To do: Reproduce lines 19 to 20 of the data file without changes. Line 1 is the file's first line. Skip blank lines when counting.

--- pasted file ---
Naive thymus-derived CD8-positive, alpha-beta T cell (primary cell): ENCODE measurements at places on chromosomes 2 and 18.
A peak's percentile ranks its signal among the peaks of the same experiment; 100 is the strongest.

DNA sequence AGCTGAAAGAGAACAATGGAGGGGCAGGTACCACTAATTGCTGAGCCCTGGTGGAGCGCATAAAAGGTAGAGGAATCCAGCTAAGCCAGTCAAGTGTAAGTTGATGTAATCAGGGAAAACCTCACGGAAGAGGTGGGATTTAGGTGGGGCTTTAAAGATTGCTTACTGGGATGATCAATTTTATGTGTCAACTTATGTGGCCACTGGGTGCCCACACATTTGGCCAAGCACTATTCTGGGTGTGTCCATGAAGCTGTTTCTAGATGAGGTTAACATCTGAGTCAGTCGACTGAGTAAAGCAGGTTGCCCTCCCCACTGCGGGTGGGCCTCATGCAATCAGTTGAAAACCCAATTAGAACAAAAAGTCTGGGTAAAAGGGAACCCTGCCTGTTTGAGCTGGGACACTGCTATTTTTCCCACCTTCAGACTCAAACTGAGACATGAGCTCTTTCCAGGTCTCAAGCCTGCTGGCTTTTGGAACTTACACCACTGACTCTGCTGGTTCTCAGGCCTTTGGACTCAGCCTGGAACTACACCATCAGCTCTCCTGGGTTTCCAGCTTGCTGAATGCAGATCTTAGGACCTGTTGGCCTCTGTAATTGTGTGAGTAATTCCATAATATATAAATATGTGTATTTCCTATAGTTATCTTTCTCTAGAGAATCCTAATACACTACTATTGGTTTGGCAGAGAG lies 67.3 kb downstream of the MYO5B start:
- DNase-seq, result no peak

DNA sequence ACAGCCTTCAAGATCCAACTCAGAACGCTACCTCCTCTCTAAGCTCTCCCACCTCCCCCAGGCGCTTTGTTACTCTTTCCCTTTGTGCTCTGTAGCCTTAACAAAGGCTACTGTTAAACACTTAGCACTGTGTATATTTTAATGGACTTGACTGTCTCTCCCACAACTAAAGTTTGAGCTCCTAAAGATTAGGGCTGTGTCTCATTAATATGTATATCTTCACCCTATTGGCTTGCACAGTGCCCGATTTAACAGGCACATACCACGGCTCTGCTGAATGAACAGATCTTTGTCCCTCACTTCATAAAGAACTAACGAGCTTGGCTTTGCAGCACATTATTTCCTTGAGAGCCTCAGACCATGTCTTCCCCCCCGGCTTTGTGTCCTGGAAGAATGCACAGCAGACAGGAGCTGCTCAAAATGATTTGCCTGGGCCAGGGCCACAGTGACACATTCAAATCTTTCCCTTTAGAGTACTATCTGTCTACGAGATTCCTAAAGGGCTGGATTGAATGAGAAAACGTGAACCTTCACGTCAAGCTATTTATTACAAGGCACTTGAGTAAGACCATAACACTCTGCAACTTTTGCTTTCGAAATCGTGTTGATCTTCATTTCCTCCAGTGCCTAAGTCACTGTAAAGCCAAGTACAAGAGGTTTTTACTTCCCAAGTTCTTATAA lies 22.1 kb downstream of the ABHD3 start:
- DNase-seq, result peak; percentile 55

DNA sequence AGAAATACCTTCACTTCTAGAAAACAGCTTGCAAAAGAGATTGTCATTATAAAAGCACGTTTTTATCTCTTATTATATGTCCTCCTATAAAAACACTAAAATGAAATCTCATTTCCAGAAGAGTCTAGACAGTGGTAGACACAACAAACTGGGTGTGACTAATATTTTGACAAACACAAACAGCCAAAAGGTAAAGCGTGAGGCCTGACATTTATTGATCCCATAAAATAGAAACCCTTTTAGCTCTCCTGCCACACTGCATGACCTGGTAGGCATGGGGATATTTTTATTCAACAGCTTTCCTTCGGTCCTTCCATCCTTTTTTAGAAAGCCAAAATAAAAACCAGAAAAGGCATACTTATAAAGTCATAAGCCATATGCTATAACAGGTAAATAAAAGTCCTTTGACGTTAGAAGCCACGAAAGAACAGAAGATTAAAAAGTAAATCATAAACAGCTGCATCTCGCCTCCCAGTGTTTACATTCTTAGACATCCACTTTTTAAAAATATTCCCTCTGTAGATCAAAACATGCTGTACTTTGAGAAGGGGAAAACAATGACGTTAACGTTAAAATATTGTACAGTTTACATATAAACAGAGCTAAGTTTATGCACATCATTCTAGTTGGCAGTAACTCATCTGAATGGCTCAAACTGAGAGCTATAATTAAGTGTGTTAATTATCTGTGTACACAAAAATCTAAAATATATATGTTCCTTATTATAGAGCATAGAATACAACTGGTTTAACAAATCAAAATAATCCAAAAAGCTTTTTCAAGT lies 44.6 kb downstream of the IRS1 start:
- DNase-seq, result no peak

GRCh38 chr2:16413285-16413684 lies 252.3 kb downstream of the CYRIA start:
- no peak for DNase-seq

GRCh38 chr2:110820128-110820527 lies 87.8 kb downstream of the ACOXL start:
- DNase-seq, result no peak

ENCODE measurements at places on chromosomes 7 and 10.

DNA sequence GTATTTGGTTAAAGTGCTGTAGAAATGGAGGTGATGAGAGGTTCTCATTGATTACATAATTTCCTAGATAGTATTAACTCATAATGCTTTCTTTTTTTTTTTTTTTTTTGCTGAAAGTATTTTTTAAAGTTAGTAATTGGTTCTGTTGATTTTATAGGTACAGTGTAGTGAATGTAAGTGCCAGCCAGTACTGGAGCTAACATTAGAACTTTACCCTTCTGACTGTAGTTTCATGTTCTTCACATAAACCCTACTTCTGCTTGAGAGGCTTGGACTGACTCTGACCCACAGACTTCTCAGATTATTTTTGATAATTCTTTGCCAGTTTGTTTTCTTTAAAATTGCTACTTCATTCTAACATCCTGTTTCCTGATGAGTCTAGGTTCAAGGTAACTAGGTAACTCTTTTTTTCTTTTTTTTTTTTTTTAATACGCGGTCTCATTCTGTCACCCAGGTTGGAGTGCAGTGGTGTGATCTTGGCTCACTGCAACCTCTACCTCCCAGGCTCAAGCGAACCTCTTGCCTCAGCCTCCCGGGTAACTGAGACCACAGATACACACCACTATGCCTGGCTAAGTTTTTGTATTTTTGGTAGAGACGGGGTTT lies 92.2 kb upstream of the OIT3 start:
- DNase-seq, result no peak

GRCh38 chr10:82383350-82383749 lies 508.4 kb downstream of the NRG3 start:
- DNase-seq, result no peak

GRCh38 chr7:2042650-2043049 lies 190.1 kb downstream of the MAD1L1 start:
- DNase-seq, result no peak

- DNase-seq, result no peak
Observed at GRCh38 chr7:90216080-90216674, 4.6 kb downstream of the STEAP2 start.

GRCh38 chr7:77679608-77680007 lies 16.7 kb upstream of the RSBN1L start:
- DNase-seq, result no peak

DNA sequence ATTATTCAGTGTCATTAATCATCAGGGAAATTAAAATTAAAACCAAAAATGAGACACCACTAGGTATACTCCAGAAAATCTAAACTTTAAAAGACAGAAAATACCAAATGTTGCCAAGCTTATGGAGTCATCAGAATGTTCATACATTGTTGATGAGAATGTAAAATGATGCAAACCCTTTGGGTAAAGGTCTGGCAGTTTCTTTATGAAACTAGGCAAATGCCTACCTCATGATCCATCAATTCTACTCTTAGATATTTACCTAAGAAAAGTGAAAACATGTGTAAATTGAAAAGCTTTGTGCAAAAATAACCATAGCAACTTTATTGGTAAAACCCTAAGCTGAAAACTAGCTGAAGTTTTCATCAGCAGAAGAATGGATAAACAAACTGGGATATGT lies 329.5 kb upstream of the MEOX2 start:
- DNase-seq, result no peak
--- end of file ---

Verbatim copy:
- DNase-seq, result no peak

- DNase-seq, result no peak